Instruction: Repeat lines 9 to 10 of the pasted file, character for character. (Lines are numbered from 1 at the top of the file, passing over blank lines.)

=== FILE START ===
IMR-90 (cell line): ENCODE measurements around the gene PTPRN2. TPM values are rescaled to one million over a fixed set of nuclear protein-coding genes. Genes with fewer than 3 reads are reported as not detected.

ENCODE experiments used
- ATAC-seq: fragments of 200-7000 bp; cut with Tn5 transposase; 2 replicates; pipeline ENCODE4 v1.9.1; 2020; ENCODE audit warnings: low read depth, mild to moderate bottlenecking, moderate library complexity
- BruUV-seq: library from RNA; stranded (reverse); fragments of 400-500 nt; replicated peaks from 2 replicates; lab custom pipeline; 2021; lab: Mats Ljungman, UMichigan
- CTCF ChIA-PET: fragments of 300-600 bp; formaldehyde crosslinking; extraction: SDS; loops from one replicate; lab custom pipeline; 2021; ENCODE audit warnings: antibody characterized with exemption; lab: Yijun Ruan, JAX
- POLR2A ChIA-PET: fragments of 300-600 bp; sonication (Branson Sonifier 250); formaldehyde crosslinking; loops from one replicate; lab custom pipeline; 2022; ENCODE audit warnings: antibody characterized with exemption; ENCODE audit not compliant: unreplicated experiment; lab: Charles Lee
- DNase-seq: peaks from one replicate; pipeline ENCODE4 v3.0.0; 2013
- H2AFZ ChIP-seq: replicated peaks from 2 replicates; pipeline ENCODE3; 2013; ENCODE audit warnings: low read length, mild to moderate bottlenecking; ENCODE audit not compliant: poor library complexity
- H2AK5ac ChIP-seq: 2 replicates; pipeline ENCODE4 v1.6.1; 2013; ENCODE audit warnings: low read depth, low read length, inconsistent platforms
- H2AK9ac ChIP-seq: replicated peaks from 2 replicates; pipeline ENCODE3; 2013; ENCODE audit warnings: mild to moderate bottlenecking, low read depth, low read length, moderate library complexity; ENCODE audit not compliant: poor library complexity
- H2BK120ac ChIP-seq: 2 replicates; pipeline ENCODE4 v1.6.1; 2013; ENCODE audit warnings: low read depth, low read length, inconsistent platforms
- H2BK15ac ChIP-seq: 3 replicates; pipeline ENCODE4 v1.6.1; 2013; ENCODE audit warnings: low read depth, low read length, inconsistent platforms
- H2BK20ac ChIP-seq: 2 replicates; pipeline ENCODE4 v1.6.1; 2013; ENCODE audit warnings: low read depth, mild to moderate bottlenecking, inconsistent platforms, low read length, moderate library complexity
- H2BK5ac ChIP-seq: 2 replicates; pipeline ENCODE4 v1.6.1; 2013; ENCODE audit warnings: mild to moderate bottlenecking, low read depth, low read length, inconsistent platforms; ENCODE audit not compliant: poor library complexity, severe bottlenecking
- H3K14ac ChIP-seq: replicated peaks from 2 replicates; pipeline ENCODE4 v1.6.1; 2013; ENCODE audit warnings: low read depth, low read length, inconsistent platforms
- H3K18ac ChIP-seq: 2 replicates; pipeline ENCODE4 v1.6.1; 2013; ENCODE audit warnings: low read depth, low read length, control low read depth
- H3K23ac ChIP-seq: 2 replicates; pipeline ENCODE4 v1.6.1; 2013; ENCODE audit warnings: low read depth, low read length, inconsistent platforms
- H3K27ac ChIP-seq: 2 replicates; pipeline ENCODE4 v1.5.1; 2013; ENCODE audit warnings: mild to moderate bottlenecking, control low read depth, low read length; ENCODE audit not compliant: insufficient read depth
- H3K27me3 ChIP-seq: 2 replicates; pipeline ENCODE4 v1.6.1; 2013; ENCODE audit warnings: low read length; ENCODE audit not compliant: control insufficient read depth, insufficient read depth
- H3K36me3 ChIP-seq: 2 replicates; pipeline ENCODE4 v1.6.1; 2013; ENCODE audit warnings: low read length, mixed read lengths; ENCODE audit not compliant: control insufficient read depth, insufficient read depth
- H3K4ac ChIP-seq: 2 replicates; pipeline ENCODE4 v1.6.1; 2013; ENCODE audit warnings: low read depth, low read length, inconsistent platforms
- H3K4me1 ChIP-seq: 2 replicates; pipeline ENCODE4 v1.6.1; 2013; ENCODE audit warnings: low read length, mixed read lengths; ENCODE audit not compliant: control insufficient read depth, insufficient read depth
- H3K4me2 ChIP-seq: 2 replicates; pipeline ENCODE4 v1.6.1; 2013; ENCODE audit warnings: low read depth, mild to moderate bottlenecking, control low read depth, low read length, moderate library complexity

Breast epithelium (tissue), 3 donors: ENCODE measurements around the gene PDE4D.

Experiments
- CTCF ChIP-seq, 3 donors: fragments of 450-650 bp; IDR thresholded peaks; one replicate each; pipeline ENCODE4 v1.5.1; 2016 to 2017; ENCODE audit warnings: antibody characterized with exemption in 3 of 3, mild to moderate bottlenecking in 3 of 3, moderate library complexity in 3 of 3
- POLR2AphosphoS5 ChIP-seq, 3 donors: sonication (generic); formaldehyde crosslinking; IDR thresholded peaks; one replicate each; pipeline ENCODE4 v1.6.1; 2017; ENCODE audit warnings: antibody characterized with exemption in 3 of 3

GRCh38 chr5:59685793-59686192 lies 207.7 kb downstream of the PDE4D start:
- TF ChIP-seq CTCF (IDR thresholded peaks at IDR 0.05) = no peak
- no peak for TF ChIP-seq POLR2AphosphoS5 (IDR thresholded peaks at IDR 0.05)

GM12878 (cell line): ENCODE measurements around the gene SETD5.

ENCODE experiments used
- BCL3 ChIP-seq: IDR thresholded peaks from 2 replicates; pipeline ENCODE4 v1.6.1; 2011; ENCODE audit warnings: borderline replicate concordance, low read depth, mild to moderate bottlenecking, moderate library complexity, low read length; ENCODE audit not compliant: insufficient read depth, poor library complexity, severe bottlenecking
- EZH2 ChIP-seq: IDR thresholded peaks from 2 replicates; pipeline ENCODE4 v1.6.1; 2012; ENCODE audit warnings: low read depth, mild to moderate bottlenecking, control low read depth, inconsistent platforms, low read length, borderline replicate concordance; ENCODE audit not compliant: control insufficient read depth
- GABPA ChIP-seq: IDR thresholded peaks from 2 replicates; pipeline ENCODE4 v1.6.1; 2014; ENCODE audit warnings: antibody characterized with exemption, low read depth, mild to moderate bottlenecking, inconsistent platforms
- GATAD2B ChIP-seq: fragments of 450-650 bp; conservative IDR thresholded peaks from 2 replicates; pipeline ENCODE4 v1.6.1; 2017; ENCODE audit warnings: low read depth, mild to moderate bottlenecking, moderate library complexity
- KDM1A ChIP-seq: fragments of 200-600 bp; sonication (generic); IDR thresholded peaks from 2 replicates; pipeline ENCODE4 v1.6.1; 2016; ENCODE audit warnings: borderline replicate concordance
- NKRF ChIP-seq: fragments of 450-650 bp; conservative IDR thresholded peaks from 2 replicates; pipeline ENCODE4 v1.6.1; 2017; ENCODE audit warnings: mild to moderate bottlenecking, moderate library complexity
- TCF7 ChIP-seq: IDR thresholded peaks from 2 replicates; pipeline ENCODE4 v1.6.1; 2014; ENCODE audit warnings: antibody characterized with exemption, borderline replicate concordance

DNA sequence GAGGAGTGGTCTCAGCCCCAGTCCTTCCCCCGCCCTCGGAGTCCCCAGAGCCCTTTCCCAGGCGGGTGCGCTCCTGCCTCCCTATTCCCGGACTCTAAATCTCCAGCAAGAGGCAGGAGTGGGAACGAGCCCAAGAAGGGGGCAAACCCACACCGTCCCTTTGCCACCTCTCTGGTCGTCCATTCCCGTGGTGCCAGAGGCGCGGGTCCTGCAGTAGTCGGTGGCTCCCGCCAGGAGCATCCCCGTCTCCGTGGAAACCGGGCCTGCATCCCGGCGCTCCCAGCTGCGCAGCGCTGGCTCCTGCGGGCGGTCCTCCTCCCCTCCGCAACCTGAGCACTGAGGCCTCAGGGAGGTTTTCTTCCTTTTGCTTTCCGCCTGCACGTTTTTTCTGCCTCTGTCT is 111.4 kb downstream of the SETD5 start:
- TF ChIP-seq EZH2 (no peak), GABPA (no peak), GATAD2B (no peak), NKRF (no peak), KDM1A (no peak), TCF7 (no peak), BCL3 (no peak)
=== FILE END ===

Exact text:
- H2AK5ac ChIP-seq: 2 replicates; pipeline ENCODE4 v1.6.1; 2013; ENCODE audit warnings: low read depth, low read length, inconsistent platforms
- H2AK9ac ChIP-seq: replicated peaks from 2 replicates; pipeline ENCODE3; 2013; ENCODE audit warnings: mild to moderate bottlenecking, low read depth, low read length, moderate library complexity; ENCODE audit not compliant: poor library complexity